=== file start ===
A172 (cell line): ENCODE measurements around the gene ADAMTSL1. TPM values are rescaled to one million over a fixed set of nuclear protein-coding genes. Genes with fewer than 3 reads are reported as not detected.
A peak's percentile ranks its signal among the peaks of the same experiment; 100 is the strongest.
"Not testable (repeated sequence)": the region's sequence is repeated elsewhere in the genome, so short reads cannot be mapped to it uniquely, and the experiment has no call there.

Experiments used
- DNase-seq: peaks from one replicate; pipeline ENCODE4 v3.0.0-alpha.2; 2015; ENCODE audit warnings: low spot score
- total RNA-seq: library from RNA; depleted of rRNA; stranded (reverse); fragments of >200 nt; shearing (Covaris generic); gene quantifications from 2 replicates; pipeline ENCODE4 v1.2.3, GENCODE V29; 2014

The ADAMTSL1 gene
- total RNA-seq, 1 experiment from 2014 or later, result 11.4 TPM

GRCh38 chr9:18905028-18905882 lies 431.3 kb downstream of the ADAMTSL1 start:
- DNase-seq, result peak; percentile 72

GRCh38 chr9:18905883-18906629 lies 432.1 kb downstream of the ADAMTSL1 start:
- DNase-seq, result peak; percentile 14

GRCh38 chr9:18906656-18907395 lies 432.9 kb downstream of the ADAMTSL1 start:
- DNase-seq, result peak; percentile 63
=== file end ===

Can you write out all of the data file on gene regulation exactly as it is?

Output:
A172 (cell line): ENCODE measurements around the gene ADAMTSL1. TPM values are rescaled to one million over a fixed set of nuclear protein-coding genes. Genes with fewer than 3 reads are reported as not detected.
A peak's percentile ranks its signal among the peaks of the same experiment; 100 is the strongest.
"Not testable (repeated sequence)": the region's sequence is repeated elsewhere in the genome, so short reads cannot be mapped to it uniquely, and the experiment has no call there.

Experiments used
- DNase-seq: peaks from one replicate; pipeline ENCODE4 v3.0.0-alpha.2; 2015; ENCODE audit warnings: low spot score
- total RNA-seq: library from RNA; depleted of rRNA; stranded (reverse); fragments of >200 nt; shearing (Covaris generic); gene quantifications from 2 replicates; pipeline ENCODE4 v1.2.3, GENCODE V29; 2014

The ADAMTSL1 gene
- total RNA-seq, 1 experiment from 2014 or later, result 11.4 TPM

GRCh38 chr9:18905028-18905882 lies 431.3 kb downstream of the ADAMTSL1 start:
- DNase-seq, result peak; percentile 72

GRCh38 chr9:18905883-18906629 lies 432.1 kb downstream of the ADAMTSL1 start:
- DNase-seq, result peak; percentile 14

GRCh38 chr9:18906656-18907395 lies 432.9 kb downstream of the ADAMTSL1 start:
- DNase-seq, result peak; percentile 63